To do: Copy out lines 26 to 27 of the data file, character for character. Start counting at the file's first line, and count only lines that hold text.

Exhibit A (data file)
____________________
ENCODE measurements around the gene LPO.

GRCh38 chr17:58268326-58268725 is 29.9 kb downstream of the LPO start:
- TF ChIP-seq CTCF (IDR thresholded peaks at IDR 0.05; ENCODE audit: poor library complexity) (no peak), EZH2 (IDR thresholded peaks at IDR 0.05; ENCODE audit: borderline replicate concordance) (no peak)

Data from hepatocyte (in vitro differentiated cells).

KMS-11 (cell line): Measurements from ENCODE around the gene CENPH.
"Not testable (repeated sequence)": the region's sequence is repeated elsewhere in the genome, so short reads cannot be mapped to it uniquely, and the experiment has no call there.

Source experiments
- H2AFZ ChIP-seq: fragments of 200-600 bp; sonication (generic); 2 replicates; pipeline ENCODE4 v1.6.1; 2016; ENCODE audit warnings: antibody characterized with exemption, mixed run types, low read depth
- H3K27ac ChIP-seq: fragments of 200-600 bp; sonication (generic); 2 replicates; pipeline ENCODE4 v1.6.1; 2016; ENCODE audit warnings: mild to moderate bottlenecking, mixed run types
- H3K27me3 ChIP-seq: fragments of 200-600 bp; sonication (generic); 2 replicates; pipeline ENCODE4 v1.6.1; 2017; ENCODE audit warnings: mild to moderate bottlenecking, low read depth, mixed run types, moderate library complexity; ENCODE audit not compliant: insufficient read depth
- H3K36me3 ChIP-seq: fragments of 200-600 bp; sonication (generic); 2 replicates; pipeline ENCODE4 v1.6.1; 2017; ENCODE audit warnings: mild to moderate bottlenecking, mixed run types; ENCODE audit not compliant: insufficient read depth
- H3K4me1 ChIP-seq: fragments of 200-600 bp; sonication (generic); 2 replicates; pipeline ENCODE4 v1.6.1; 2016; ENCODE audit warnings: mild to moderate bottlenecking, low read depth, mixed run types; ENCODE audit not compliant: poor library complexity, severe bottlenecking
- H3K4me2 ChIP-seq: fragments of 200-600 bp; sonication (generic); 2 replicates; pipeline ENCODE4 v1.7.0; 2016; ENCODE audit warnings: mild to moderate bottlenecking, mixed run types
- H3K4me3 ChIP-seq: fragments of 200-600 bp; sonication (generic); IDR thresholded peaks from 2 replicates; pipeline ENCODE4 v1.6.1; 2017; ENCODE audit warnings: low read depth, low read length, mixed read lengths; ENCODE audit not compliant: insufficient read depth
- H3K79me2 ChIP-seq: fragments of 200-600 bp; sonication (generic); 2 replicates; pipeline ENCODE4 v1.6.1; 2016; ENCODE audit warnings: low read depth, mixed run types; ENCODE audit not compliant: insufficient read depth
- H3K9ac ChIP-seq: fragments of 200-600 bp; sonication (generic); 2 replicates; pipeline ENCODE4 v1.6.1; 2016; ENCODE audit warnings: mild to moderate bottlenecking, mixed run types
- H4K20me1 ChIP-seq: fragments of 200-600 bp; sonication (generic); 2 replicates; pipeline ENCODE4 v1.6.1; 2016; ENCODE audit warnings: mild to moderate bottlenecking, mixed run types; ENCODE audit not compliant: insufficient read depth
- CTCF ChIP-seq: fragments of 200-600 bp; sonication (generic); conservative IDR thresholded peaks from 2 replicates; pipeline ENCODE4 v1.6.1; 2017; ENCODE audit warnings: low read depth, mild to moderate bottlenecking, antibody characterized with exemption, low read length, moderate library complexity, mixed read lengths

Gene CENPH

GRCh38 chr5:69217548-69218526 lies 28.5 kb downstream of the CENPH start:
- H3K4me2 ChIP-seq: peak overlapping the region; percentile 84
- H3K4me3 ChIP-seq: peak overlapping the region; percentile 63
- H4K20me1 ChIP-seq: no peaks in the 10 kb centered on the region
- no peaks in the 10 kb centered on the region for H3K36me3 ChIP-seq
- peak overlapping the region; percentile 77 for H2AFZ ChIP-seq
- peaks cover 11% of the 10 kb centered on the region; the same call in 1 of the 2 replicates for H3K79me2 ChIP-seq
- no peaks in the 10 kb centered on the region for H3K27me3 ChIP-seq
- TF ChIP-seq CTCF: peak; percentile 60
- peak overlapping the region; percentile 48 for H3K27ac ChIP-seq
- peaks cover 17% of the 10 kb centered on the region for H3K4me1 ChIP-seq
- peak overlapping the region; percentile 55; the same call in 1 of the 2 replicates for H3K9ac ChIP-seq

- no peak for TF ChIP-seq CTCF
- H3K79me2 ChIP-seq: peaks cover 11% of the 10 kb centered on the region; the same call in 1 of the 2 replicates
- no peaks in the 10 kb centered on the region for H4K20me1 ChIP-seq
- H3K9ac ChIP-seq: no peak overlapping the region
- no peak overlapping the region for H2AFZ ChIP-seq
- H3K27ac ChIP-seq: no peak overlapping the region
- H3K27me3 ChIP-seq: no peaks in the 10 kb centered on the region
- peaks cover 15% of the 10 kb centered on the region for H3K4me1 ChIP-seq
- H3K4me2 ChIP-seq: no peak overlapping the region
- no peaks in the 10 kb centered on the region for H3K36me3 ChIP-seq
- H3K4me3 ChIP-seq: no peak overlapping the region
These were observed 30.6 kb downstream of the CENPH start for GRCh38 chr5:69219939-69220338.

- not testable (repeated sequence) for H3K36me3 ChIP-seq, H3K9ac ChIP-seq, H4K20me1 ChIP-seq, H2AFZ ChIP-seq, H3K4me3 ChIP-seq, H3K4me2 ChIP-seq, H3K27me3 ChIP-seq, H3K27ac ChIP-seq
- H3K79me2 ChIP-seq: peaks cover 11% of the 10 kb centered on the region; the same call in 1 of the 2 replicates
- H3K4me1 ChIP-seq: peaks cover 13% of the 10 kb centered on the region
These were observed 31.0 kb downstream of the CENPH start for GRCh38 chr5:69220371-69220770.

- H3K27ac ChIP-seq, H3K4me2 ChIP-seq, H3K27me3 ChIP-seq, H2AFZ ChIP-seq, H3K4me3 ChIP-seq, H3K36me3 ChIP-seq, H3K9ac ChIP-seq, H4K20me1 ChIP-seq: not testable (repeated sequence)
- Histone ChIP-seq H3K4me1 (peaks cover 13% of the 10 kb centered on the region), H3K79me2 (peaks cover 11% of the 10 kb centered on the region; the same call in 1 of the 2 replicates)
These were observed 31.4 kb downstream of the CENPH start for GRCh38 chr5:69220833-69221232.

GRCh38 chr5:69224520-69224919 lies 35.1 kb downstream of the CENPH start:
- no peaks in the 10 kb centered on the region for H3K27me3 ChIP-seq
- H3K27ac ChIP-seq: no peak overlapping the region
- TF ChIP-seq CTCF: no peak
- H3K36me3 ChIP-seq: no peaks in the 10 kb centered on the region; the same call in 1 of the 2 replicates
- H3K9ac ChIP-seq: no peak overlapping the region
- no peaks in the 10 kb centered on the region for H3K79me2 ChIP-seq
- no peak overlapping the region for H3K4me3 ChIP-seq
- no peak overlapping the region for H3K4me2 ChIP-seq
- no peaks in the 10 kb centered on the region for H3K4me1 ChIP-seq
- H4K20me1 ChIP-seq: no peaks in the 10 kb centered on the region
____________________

- peaks cover 11% of the 10 kb centered on the region; the same call in 1 of the 2 replicates for H3K79me2 ChIP-seq
- no peaks in the 10 kb centered on the region for H3K27me3 ChIP-seq